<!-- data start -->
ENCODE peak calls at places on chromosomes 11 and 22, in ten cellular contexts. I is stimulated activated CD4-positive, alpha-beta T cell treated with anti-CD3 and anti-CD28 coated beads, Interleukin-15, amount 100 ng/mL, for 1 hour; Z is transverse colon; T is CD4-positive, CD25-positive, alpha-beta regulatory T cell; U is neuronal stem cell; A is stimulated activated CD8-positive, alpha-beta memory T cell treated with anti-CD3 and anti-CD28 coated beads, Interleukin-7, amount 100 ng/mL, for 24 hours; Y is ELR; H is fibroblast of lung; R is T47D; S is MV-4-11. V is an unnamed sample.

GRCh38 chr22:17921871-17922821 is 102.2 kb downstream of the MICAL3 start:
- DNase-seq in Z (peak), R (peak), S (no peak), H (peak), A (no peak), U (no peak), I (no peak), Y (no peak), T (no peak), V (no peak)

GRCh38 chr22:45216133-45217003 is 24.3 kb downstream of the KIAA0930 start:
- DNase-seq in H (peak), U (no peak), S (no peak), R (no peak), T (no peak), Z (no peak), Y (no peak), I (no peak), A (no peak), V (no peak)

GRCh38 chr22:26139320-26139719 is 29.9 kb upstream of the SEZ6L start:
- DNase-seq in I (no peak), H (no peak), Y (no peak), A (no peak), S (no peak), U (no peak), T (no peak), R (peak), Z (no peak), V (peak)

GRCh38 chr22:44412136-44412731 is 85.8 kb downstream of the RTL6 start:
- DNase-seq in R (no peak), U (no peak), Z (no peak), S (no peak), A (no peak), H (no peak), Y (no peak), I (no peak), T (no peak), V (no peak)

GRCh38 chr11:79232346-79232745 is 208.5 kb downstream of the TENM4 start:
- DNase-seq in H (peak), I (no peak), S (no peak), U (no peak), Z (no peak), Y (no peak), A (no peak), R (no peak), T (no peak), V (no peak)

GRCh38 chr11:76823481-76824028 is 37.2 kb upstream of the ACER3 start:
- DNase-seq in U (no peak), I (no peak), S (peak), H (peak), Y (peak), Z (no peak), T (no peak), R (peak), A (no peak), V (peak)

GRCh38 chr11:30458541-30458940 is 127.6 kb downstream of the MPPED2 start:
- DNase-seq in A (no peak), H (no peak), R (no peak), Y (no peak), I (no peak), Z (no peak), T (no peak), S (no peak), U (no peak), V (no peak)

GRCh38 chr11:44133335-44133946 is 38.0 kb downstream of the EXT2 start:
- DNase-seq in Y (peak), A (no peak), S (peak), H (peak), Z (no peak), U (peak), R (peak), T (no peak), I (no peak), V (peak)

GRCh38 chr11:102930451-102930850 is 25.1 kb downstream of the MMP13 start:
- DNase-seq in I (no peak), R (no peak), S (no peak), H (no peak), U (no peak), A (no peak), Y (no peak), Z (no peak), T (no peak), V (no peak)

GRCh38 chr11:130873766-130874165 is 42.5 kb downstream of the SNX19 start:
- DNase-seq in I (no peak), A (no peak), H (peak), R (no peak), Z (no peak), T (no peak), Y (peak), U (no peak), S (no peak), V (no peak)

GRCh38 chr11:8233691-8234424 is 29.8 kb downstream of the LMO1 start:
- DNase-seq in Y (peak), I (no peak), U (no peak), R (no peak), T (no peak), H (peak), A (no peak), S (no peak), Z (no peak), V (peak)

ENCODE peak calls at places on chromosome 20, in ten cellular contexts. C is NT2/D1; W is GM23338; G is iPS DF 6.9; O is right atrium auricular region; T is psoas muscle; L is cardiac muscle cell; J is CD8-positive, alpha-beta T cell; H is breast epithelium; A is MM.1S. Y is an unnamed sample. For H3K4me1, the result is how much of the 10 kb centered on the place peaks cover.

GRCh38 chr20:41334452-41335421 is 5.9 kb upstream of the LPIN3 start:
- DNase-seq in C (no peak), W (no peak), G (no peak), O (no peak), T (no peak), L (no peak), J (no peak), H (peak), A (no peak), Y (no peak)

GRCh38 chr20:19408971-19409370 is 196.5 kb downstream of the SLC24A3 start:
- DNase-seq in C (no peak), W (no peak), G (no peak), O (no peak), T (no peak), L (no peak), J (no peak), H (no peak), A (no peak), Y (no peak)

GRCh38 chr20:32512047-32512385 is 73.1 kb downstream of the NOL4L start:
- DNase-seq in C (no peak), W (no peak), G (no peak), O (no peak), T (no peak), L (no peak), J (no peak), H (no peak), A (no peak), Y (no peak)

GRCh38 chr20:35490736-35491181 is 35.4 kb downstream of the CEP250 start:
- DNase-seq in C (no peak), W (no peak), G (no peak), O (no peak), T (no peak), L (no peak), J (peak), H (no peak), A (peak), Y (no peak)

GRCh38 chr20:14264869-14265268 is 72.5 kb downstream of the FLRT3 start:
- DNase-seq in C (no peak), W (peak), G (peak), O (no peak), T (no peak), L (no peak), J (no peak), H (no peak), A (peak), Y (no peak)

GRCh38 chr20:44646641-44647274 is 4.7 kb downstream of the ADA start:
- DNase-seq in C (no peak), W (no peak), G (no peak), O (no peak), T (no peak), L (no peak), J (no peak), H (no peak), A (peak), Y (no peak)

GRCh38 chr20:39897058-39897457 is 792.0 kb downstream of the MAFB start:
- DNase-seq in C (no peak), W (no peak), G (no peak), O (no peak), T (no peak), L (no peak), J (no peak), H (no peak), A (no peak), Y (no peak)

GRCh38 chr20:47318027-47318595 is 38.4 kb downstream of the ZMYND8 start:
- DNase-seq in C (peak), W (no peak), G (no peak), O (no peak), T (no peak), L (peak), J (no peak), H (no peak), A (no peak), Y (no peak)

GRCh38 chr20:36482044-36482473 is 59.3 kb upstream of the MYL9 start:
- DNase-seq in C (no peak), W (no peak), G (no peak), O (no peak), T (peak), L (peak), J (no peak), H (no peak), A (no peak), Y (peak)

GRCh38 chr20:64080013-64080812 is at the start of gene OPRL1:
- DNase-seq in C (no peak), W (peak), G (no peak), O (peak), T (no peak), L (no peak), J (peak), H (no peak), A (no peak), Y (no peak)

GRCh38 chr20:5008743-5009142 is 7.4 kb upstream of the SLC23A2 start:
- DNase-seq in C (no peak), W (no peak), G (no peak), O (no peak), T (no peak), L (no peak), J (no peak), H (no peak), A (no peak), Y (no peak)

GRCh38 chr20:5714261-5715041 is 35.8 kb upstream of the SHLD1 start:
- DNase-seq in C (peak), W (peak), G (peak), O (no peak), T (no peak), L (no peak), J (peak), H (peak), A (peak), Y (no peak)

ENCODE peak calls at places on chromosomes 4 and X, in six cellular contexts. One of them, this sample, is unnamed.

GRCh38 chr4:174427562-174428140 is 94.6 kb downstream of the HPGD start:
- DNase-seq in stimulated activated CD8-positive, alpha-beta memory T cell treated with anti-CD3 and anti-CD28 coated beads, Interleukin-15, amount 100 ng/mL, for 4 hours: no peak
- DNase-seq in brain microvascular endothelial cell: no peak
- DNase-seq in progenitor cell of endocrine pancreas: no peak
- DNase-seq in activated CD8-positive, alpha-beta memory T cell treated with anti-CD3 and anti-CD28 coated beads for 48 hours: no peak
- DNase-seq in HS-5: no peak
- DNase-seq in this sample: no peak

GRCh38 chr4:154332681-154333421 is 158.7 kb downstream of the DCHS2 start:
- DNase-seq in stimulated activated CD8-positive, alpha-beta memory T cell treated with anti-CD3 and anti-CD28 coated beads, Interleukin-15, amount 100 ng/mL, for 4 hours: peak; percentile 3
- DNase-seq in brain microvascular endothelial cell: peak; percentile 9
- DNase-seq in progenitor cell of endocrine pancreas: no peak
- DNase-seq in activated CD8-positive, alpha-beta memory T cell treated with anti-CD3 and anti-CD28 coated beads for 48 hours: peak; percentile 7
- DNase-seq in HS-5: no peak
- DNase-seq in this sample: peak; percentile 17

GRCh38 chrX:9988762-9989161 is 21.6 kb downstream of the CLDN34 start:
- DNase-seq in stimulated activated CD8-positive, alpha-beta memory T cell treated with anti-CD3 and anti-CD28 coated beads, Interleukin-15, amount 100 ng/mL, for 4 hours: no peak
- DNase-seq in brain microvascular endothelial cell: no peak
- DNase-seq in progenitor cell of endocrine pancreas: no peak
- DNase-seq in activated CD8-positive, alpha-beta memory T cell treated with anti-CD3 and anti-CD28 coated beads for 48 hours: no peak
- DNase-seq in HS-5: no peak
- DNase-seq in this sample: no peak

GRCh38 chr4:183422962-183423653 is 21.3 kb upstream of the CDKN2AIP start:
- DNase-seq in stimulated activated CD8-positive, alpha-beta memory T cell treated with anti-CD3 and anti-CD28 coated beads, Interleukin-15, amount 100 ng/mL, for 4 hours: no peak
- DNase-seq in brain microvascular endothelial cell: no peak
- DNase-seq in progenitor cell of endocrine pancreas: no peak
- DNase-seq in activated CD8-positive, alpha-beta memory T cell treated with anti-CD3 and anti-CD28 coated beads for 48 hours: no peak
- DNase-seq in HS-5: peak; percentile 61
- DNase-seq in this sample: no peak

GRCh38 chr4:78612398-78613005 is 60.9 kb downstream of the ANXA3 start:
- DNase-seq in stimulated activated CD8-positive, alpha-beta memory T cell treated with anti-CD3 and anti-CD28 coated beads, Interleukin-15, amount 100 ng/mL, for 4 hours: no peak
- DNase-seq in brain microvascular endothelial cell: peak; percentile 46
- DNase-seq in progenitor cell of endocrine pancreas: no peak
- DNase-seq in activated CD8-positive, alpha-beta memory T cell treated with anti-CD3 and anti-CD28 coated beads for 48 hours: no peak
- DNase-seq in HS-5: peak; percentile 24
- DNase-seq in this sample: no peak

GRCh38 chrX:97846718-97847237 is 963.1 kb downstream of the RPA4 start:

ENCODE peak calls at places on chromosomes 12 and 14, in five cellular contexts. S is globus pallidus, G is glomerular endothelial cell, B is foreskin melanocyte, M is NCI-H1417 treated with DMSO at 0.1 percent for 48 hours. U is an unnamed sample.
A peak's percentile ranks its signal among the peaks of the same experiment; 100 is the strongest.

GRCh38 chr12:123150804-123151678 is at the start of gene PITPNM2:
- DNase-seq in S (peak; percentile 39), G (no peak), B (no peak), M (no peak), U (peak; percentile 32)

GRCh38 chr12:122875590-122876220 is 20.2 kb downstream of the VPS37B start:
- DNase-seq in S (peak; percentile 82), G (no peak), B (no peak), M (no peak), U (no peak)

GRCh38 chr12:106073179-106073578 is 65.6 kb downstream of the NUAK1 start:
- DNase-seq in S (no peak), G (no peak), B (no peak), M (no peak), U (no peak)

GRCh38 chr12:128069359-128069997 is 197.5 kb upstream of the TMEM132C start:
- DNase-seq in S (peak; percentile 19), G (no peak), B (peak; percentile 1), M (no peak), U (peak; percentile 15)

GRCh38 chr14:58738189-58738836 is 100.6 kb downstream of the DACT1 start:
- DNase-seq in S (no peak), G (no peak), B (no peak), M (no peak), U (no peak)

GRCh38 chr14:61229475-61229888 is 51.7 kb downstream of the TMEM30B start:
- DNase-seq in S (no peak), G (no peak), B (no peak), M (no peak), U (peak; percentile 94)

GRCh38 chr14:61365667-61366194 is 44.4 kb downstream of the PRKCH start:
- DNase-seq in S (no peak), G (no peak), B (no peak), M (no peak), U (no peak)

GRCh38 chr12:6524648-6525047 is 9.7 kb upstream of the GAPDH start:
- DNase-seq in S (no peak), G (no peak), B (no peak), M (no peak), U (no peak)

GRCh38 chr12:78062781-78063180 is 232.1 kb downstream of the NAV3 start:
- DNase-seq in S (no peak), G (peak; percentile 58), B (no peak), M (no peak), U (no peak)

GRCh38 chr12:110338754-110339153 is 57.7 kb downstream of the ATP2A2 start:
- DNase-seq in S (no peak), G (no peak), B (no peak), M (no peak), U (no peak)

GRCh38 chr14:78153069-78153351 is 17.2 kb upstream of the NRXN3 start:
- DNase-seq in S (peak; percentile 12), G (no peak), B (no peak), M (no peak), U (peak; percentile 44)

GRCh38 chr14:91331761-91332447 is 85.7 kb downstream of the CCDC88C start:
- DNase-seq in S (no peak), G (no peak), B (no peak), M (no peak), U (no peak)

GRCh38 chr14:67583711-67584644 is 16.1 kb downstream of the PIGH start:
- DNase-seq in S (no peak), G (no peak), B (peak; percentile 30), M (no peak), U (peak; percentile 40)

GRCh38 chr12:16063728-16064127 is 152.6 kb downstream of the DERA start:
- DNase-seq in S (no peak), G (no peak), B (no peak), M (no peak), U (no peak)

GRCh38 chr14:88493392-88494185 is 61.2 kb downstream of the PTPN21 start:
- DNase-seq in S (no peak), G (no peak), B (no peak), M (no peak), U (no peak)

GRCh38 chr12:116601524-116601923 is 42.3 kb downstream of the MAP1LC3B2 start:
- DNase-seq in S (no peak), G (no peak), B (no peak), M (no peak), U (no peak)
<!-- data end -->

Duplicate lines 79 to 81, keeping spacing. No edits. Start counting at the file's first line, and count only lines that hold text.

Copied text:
- DNase-seq in stimulated activated CD8-positive, alpha-beta memory T cell treated with anti-CD3 and anti-CD28 coated beads, Interleukin-15, amount 100 ng/mL, for 4 hours: no peak
- DNase-seq in brain microvascular endothelial cell: peak; percentile 46
- DNase-seq in progenitor cell of endocrine pancreas: no peak